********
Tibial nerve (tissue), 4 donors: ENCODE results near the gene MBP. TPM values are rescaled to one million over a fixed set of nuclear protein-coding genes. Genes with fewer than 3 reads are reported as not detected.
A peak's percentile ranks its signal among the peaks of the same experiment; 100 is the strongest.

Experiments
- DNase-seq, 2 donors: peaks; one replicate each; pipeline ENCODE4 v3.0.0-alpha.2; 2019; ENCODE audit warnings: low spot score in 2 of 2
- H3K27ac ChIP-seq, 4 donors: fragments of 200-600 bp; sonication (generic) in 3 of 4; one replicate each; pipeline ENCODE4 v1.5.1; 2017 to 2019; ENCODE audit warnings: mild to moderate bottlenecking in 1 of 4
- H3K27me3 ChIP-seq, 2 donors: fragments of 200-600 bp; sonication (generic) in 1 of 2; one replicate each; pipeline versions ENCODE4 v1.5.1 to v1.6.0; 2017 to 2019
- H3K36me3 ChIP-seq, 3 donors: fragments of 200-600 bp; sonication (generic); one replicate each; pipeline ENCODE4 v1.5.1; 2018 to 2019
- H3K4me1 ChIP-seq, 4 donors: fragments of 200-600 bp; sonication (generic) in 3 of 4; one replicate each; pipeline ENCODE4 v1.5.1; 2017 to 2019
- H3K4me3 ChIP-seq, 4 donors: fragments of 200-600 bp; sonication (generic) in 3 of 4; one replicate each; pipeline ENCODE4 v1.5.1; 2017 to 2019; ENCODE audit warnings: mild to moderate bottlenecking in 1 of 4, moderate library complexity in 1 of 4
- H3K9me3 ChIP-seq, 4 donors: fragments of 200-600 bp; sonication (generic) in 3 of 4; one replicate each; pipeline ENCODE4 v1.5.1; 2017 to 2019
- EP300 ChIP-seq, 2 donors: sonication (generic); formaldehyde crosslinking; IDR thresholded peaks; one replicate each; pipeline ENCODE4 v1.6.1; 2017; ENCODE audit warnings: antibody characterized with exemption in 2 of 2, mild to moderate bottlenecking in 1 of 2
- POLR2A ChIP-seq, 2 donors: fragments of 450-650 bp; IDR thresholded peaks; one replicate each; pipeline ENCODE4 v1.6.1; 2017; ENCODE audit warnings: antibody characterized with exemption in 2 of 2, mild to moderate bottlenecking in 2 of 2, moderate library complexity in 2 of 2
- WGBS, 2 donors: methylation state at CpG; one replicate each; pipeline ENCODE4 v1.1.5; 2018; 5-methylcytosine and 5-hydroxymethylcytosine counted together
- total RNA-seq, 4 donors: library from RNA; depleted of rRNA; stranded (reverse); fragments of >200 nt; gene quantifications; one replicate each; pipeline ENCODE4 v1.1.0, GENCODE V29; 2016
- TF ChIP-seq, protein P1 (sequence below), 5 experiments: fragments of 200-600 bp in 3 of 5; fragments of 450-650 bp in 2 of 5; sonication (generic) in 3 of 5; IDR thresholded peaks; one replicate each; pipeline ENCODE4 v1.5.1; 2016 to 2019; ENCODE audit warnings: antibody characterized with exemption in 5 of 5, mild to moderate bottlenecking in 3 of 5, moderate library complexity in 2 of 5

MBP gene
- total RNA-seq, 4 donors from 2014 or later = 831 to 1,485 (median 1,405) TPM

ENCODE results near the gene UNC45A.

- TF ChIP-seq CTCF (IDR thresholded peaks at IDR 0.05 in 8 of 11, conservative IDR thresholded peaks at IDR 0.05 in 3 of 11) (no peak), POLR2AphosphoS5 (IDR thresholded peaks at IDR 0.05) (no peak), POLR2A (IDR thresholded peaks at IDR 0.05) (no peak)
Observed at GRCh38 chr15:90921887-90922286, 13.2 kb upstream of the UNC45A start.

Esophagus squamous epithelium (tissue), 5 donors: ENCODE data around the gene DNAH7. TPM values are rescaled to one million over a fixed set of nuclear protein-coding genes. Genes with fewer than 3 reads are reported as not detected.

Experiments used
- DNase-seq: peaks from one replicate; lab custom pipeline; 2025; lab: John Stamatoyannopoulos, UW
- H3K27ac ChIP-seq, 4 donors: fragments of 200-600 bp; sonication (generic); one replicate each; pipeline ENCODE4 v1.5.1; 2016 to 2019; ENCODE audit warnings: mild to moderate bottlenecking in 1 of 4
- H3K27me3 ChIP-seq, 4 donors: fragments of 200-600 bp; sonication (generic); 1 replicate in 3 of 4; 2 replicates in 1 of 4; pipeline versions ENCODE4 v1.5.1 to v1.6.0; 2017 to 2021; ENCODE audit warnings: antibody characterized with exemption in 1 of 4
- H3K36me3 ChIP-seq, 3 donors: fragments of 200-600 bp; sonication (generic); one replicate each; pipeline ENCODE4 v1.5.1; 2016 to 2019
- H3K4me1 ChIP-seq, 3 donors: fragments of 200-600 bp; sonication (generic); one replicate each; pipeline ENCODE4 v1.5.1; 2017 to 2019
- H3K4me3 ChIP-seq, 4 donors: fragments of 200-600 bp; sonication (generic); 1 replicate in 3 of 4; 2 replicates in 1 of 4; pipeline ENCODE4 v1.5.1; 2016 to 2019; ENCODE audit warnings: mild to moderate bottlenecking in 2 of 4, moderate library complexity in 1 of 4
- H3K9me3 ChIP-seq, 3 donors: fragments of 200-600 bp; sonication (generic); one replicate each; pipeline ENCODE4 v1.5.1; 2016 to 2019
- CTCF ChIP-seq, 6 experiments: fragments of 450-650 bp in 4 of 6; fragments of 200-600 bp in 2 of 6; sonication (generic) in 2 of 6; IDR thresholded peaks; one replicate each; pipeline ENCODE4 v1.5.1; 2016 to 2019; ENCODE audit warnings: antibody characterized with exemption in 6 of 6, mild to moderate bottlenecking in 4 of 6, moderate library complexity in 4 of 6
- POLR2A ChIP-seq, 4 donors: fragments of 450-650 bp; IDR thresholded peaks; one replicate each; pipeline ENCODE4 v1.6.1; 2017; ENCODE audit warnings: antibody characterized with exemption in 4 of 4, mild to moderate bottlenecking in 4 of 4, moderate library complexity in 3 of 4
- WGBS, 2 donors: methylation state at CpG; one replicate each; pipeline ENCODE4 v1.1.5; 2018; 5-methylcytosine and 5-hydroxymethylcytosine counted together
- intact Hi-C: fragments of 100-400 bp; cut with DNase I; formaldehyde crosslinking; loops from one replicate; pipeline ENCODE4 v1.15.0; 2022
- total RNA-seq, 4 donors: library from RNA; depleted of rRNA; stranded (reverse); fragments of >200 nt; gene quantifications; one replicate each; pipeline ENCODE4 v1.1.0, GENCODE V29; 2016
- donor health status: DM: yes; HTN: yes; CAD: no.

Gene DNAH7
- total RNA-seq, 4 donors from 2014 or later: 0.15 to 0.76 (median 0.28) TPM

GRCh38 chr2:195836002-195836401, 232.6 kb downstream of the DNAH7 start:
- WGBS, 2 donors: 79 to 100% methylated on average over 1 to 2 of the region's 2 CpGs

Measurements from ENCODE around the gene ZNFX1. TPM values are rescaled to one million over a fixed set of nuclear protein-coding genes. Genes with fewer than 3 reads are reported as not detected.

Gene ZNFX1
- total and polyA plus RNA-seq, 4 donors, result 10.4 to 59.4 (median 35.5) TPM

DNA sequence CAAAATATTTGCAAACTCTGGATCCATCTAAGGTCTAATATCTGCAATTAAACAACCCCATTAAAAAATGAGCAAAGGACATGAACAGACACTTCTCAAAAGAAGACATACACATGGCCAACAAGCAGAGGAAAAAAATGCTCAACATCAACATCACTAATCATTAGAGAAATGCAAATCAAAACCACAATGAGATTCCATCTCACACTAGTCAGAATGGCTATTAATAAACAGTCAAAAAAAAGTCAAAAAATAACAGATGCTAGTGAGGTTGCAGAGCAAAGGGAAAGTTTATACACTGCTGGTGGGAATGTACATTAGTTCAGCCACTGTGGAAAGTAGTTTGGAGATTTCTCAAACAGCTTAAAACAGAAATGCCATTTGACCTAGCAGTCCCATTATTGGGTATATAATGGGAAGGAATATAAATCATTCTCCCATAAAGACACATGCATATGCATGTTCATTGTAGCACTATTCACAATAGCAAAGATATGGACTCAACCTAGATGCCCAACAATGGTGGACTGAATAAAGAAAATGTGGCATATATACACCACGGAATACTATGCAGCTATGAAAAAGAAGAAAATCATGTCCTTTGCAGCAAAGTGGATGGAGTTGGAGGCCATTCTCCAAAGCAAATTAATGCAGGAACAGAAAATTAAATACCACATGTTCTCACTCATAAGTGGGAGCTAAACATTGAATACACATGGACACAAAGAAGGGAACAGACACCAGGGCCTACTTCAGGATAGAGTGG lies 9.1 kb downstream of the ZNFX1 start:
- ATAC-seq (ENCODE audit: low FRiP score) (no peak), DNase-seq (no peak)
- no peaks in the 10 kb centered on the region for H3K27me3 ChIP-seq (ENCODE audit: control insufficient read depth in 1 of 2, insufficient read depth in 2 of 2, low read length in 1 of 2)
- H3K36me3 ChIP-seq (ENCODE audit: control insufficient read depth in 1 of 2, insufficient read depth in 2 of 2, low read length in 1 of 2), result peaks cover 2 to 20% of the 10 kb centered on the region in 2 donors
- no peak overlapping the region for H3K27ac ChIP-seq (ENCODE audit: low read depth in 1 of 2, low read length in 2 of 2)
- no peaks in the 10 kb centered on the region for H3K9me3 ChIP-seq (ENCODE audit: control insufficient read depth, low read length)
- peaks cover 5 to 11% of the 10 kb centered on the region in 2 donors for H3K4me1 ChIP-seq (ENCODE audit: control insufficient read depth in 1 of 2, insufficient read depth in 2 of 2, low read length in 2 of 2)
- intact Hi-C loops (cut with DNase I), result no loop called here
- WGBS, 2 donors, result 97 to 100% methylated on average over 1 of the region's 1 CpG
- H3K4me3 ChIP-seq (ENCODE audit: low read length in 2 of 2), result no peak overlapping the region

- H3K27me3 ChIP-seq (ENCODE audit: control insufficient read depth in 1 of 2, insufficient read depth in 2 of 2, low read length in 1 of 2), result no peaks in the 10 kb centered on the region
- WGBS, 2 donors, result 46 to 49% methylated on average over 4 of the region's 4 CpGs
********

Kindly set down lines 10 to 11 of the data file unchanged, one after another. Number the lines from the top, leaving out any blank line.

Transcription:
- H3K9me3 ChIP-seq, 4 donors: fragments of 200-600 bp; sonication (generic) in 3 of 4; one replicate each; pipeline ENCODE4 v1.5.1; 2017 to 2019
- EP300 ChIP-seq, 2 donors: sonication (generic); formaldehyde crosslinking; IDR thresholded peaks; one replicate each; pipeline ENCODE4 v1.6.1; 2017; ENCODE audit warnings: antibody characterized with exemption in 2 of 2, mild to moderate bottlenecking in 1 of 2